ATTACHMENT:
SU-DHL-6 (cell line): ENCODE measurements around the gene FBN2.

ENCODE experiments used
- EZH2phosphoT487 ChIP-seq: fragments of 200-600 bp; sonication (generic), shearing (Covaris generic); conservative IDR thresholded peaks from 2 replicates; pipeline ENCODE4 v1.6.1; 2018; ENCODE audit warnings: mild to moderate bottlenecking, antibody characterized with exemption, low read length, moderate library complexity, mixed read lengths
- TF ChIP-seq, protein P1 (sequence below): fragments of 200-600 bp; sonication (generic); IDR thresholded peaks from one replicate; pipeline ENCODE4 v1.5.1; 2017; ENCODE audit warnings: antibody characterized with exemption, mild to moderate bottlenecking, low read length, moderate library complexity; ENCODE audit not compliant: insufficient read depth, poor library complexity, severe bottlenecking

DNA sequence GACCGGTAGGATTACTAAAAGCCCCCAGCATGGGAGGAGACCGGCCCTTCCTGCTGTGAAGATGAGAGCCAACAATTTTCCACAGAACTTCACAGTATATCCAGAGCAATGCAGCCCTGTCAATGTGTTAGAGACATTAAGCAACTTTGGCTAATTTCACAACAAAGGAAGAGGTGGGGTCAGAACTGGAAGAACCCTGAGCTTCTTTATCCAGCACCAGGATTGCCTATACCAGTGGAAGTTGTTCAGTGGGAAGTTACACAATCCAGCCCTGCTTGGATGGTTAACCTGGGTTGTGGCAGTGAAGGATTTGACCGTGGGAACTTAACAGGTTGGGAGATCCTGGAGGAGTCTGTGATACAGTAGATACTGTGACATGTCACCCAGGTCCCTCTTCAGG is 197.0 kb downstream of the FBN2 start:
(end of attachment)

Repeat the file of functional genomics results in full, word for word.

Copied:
SU-DHL-6 (cell line): ENCODE measurements around the gene FBN2.

ENCODE experiments used
- EZH2phosphoT487 ChIP-seq: fragments of 200-600 bp; sonication (generic), shearing (Covaris generic); conservative IDR thresholded peaks from 2 replicates; pipeline ENCODE4 v1.6.1; 2018; ENCODE audit warnings: mild to moderate bottlenecking, antibody characterized with exemption, low read length, moderate library complexity, mixed read lengths
- TF ChIP-seq, protein P1 (sequence below): fragments of 200-600 bp; sonication (generic); IDR thresholded peaks from one replicate; pipeline ENCODE4 v1.5.1; 2017; ENCODE audit warnings: antibody characterized with exemption, mild to moderate bottlenecking, low read length, moderate library complexity; ENCODE audit not compliant: insufficient read depth, poor library complexity, severe bottlenecking

DNA sequence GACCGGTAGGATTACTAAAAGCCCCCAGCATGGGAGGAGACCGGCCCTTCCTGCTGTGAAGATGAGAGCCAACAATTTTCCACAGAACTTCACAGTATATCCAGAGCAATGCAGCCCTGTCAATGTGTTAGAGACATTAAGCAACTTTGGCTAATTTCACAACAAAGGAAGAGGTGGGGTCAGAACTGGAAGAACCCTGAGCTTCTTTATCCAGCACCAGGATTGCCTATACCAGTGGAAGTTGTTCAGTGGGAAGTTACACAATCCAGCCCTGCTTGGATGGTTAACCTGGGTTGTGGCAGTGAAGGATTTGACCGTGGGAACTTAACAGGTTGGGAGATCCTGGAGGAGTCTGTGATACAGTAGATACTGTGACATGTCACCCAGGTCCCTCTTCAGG is 197.0 kb downstream of the FBN2 start: